Growing up, I never did much hunting. My family lived on a horse farm, and flying bullets could prove bad for equines.
So we indulged in an equally outdoorsy pursuit: fishing. I spent many a summer day coating myself in a fog of Off! before strolling down to a stream with a rod and reel.
Though applying the bug spray was far from my favorite part of the endeavor, I knew that it was necessary. Not only would it keep off the mosquitoes, it would protect me from ticks, that most dreaded of pests.
Now Illinois resident Jennifer Struble Russell is issuing a stark warning to hunters and all outdoorsmen on Facebook about how prevalent ticks can be. In addition to having a family member who suffers from a tick-borne illness, Russell maintains Spotlight on Lyme QCA News, so she’s familiar with the topic.
“OK, people,” she wrote on Nov. 16, “my brother got a deer. So being obsessed with ticks, I ran down there with my Ziploc and gloves. …
“Once they got it hung, I kept picking and combing. Got home and counted 43 ticks in the bag off one deer!”
Russell’s interest is more than mere morbid curiosity. She’s currently working with the University of Illinois to begin a system to track tick-borne disease.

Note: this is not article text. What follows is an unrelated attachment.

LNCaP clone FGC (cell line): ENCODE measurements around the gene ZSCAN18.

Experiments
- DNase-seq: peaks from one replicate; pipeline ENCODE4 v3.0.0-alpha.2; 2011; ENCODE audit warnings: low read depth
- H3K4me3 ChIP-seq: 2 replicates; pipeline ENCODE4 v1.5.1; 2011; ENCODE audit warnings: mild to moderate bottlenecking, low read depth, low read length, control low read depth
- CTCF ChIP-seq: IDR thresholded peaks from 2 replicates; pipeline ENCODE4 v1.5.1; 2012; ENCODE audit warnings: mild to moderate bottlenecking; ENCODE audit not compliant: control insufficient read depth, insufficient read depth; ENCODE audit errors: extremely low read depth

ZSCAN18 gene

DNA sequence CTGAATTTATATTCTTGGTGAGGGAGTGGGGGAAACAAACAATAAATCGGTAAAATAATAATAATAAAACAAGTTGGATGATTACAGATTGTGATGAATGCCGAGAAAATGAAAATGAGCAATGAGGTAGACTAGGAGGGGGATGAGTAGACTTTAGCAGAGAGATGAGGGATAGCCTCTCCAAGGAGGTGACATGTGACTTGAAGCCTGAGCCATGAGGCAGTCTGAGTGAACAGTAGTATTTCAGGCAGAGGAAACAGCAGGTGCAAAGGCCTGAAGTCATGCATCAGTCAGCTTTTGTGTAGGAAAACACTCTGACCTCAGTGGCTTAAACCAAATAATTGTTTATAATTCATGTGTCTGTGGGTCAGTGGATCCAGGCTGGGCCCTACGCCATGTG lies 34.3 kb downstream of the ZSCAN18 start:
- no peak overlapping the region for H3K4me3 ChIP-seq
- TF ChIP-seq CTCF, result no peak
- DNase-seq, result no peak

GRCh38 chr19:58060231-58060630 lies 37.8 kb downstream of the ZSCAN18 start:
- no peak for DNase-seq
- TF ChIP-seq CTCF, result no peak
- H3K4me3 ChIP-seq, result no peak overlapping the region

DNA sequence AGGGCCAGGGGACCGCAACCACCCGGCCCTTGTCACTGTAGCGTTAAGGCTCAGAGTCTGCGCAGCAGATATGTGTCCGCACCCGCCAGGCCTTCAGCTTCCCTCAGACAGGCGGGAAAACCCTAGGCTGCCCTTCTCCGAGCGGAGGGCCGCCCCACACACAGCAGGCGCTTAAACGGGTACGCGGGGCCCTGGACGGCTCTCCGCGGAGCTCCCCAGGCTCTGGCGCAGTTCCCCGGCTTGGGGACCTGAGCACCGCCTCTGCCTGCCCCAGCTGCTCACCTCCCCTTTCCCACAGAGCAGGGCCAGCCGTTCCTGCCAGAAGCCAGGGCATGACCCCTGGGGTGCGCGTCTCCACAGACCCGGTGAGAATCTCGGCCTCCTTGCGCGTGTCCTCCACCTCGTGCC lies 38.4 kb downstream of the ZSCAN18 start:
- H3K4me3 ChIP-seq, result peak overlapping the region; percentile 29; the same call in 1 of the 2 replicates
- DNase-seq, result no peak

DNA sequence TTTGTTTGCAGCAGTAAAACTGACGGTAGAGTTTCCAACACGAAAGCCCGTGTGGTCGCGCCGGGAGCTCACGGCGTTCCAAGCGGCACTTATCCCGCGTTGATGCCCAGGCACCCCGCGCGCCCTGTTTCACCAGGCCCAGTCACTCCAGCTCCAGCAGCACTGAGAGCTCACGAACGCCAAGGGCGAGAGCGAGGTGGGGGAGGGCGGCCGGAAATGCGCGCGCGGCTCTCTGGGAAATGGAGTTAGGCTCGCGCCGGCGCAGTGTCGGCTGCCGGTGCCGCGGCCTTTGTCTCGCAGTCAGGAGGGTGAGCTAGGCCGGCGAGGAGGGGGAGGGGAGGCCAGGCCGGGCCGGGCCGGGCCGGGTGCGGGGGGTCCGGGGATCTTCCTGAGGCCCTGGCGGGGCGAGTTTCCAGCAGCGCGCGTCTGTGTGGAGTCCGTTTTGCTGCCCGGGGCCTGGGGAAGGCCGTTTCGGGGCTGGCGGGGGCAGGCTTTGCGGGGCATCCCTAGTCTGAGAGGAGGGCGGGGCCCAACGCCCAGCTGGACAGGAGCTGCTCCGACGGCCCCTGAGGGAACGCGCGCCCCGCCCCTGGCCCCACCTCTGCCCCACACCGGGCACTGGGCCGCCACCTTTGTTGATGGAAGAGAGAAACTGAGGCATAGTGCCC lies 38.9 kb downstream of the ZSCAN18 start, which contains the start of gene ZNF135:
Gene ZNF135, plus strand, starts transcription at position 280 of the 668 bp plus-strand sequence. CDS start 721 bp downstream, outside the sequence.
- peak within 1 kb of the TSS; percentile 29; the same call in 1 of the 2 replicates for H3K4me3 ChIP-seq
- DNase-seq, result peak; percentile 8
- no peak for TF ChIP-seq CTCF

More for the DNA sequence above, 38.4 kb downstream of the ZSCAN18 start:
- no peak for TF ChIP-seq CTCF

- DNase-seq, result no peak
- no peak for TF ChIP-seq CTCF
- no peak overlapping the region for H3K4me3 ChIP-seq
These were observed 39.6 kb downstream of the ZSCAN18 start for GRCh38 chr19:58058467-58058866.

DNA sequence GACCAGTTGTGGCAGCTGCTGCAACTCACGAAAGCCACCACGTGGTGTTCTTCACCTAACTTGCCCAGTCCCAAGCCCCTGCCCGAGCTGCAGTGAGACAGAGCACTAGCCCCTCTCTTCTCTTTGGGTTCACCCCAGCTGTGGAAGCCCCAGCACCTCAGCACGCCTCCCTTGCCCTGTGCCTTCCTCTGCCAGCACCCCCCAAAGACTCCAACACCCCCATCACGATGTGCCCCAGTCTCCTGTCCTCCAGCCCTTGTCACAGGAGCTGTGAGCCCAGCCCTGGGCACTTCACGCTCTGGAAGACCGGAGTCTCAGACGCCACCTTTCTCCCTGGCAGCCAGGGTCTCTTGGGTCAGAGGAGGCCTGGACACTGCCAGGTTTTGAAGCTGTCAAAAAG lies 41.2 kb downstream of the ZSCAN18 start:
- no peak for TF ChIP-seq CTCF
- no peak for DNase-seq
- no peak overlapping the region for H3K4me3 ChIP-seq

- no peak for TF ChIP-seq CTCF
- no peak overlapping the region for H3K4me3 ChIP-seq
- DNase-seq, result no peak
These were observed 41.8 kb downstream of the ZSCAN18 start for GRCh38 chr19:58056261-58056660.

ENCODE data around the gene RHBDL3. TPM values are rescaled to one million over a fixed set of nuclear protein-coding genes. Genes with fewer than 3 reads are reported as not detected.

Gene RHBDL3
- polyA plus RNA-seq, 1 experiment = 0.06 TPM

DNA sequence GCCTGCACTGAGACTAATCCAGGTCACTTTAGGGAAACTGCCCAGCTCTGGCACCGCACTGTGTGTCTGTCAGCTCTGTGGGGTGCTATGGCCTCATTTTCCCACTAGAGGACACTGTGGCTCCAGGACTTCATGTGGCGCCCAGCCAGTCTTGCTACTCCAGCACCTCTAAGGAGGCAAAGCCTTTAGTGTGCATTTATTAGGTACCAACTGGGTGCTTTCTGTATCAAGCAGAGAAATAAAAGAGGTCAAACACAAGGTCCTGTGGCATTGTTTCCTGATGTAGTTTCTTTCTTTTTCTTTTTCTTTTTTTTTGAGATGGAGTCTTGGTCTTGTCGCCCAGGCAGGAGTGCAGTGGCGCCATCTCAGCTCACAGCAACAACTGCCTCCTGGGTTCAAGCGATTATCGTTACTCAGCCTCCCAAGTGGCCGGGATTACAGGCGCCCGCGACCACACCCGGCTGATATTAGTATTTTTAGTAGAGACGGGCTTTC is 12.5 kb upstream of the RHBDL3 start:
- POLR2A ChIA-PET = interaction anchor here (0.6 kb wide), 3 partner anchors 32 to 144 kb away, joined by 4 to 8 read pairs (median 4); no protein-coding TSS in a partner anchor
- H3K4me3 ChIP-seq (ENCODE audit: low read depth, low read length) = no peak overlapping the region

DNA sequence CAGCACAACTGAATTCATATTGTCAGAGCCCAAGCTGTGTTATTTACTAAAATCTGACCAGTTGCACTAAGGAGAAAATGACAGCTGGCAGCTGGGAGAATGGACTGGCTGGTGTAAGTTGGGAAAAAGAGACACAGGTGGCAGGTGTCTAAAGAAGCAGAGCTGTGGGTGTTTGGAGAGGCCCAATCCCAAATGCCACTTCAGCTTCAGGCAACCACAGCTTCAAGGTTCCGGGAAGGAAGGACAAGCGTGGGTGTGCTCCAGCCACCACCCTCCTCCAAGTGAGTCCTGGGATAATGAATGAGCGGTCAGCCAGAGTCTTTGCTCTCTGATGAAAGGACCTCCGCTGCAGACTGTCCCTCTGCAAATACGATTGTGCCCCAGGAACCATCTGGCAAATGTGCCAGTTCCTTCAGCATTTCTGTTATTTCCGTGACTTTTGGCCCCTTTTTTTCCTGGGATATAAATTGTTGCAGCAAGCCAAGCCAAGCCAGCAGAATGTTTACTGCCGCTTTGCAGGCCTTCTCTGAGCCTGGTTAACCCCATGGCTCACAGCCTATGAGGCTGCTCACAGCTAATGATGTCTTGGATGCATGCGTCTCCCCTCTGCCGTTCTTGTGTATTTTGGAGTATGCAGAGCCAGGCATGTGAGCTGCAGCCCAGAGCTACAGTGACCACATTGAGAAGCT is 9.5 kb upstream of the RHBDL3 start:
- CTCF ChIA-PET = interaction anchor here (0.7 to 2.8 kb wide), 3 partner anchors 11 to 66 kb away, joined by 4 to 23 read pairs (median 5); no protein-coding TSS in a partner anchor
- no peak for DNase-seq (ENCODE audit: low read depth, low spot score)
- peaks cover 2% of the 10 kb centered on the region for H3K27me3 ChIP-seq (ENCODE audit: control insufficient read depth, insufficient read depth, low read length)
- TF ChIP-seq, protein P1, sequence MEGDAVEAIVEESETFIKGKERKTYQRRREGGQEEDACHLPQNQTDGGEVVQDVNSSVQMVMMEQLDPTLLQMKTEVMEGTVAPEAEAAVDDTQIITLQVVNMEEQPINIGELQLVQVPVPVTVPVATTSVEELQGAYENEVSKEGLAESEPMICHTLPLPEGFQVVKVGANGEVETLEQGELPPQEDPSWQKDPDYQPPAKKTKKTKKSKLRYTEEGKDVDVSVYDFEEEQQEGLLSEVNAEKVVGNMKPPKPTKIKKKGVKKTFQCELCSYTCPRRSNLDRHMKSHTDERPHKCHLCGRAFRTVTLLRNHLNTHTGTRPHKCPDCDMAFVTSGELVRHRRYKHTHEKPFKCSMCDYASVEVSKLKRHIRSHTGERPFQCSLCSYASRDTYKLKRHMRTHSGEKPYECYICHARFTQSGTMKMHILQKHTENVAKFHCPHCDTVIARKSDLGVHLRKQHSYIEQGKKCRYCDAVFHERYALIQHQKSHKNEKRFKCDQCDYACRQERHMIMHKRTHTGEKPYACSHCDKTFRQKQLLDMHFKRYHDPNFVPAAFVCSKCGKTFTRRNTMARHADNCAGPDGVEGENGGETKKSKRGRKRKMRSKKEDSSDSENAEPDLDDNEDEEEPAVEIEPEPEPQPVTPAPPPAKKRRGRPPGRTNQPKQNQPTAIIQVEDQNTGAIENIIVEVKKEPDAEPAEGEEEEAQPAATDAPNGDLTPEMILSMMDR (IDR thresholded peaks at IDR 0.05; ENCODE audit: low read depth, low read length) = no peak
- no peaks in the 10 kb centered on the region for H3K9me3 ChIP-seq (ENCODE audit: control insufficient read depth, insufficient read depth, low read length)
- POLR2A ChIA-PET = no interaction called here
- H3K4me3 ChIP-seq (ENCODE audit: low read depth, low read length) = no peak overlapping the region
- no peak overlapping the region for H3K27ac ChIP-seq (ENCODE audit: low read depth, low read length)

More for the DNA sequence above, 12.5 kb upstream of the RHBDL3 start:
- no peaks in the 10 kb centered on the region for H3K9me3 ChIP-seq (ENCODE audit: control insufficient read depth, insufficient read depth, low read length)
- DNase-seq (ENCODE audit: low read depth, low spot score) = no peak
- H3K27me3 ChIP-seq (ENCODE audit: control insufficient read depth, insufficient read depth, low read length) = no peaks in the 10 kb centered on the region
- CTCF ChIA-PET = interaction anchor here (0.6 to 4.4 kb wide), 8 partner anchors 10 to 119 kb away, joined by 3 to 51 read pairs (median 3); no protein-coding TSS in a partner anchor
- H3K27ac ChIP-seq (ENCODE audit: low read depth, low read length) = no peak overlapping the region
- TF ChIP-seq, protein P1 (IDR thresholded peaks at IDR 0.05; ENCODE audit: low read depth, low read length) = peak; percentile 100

There’s need of it. According to CBS News, incidents of such diseases have tripled in the past 13 years. More than 600,000 cases of those illnesses were reported, although experts suspect there might be more.
CDC Director Robert R. Redfield said, “Zika, West Nile, Lyme, and chikungunya — a growing list of diseases caused by the bite of an infected mosquito, tick, or flea — have confronted the U.S. in recent years, making a lot of people sick. And we don’t know what will threaten Americans next.”
CBS News also reported that there’s a new tick-borne disease out there: People bit by a lone star tick may develop allergies to red meat.
How does it work? Well, the tick bite can cause the human body to react to a certain chemical component in red meat.
Experts believe that roughly 3,000 people have developed the condition. And sometimes these diseases can be traced to (you guessed it) deer.
Russell starkly highlighted this with her brother’s deer. She said, “If you get a deer and hang it in your shed or garage, as soon as that deers blood starts cooling, TICKS DROP OFF … ALIVE … and are now crawling around said structure waiting for their next blood meal.
“I had [someone] put a sheet down under the deer that I sprayed with PERMETHRIN and we reuse it. So if a tick falls on the sheet it will die.”
For those not aware, PERMETHRIN is a drug designed to kill head lice. However, it also does a number on ticks.
Russell’s interest is more personal than academic. “My 13-year-old daughter has spent half her life ill and struggling, so that’s why I feel this is research is so important. … ALWAYS check for ticks!”
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